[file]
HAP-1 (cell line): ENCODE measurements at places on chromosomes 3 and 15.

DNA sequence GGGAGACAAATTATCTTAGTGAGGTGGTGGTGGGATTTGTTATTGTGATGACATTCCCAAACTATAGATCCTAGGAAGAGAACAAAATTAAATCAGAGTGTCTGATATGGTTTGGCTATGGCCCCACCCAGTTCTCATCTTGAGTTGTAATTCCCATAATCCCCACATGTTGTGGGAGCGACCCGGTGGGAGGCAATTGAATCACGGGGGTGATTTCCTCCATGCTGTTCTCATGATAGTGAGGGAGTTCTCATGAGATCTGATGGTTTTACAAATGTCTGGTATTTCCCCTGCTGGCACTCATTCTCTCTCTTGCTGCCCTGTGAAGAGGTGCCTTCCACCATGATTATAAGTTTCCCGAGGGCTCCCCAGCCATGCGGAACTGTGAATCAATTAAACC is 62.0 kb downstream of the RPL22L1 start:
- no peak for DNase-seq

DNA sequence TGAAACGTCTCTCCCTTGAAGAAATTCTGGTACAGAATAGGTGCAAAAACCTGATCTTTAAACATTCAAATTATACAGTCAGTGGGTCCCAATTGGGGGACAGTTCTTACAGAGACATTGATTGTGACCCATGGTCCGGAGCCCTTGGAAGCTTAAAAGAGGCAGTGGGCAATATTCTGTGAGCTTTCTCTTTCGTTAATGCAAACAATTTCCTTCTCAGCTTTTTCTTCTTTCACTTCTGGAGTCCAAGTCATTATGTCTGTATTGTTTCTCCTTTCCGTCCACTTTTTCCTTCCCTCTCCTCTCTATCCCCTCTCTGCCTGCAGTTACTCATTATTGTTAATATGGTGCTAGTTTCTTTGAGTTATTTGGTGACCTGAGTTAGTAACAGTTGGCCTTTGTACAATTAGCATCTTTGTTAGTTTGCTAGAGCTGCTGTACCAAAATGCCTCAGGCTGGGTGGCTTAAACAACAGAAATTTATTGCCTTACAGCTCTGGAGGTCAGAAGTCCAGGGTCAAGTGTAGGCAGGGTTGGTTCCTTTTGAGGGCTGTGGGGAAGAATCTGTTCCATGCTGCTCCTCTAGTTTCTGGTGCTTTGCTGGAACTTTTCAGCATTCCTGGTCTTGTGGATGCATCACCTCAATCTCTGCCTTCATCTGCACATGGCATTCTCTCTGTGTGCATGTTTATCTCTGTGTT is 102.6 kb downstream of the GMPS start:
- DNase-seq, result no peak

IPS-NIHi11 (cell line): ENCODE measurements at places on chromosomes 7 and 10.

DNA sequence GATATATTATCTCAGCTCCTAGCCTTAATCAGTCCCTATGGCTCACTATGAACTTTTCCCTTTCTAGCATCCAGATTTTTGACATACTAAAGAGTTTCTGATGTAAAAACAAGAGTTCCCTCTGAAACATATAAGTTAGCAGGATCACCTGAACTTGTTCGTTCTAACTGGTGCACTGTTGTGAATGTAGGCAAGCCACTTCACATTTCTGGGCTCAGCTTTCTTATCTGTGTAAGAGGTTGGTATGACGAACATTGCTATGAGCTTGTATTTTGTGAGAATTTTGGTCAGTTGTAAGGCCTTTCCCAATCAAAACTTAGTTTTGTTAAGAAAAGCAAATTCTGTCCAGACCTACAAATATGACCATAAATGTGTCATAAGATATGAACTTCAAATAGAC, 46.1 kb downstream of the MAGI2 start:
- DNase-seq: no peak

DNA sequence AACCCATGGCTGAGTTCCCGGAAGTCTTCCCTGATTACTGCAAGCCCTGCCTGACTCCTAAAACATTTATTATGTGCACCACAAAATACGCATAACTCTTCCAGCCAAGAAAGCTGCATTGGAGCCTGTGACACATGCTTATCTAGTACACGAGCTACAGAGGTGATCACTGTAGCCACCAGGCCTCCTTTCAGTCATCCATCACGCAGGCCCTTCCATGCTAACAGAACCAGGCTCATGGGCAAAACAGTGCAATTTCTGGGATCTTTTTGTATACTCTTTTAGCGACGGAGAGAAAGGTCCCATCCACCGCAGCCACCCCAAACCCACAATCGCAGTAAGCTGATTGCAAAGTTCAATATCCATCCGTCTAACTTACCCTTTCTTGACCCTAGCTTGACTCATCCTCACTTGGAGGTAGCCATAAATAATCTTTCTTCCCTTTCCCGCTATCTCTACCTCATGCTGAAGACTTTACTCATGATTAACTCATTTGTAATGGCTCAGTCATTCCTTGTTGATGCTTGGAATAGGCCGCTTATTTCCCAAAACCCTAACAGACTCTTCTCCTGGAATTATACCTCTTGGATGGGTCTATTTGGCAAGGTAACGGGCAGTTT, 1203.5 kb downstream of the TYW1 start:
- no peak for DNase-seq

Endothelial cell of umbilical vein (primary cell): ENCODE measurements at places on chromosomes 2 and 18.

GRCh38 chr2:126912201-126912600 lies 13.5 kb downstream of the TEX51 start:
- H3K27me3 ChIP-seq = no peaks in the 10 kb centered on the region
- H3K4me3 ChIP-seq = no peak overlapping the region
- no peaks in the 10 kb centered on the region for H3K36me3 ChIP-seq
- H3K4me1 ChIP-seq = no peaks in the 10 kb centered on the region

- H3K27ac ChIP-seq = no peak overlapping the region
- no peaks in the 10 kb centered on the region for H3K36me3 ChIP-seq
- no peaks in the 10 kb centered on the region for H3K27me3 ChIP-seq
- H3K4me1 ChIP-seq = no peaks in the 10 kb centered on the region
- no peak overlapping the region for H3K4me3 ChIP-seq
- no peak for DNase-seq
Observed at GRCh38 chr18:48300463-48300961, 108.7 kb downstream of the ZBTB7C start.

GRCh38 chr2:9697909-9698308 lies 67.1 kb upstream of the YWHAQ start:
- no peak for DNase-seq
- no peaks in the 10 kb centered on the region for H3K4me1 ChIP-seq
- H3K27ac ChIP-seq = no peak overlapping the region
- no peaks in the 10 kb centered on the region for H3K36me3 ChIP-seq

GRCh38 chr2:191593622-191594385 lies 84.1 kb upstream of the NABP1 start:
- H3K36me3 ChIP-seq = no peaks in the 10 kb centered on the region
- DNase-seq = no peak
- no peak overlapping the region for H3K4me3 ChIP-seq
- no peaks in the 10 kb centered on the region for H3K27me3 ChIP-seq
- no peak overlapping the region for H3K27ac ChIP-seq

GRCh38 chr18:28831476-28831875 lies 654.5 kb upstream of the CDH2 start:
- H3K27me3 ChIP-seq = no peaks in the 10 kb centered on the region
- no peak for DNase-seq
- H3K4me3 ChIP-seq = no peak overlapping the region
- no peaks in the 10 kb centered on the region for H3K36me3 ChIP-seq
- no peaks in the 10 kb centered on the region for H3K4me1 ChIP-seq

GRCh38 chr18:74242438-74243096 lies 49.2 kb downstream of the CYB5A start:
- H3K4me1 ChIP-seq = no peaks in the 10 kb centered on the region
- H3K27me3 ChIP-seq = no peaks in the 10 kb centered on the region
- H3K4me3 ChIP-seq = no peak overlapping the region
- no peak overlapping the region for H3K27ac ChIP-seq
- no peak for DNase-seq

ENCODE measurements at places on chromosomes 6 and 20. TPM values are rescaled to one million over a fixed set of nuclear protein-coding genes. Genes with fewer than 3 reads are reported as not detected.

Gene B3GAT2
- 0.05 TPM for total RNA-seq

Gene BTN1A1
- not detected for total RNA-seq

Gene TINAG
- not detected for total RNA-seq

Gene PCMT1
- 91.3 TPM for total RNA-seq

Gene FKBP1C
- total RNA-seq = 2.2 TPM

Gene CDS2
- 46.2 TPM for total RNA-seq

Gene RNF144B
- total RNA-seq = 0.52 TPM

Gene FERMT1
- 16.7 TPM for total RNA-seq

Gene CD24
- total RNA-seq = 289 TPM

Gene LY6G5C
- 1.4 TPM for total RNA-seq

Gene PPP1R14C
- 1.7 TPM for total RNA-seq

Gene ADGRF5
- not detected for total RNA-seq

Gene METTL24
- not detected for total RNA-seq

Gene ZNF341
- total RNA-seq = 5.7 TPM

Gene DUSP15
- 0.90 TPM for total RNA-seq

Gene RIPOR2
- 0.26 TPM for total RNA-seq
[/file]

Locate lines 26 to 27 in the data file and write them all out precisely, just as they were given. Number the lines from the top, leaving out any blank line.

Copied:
- no peaks in the 10 kb centered on the region for H3K4me1 ChIP-seq
- H3K27ac ChIP-seq = no peak overlapping the region